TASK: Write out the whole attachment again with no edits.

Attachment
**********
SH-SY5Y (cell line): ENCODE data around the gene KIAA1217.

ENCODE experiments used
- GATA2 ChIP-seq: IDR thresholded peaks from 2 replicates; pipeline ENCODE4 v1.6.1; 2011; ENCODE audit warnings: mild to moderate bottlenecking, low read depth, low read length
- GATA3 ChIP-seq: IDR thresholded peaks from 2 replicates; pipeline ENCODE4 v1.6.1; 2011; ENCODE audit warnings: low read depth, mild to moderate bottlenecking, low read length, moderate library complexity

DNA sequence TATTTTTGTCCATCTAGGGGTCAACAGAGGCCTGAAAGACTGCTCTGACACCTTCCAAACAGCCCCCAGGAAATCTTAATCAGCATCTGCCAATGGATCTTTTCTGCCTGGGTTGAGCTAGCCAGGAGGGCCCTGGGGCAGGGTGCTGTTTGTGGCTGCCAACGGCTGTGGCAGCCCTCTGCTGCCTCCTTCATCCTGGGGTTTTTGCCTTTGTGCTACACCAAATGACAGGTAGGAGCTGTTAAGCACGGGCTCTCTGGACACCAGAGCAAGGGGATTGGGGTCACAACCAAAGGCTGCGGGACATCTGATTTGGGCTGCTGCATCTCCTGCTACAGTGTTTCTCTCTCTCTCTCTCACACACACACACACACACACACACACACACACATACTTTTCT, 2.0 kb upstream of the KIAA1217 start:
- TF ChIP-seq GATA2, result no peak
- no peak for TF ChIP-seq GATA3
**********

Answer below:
SH-SY5Y (cell line): ENCODE data around the gene KIAA1217.

ENCODE experiments used
- GATA2 ChIP-seq: IDR thresholded peaks from 2 replicates; pipeline ENCODE4 v1.6.1; 2011; ENCODE audit warnings: mild to moderate bottlenecking, low read depth, low read length
- GATA3 ChIP-seq: IDR thresholded peaks from 2 replicates; pipeline ENCODE4 v1.6.1; 2011; ENCODE audit warnings: low read depth, mild to moderate bottlenecking, low read length, moderate library complexity

DNA sequence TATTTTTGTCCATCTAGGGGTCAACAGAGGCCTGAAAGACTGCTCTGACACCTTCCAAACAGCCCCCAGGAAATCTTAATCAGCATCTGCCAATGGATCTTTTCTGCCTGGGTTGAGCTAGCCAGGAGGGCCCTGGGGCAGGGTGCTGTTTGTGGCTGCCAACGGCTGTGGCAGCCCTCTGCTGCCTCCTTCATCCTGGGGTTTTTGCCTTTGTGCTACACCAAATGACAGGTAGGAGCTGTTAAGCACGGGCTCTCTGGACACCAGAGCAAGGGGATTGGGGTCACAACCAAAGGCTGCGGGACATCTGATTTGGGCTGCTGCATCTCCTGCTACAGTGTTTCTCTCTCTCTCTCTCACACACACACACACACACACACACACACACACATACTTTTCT, 2.0 kb upstream of the KIAA1217 start:
- TF ChIP-seq GATA2, result no peak
- no peak for TF ChIP-seq GATA3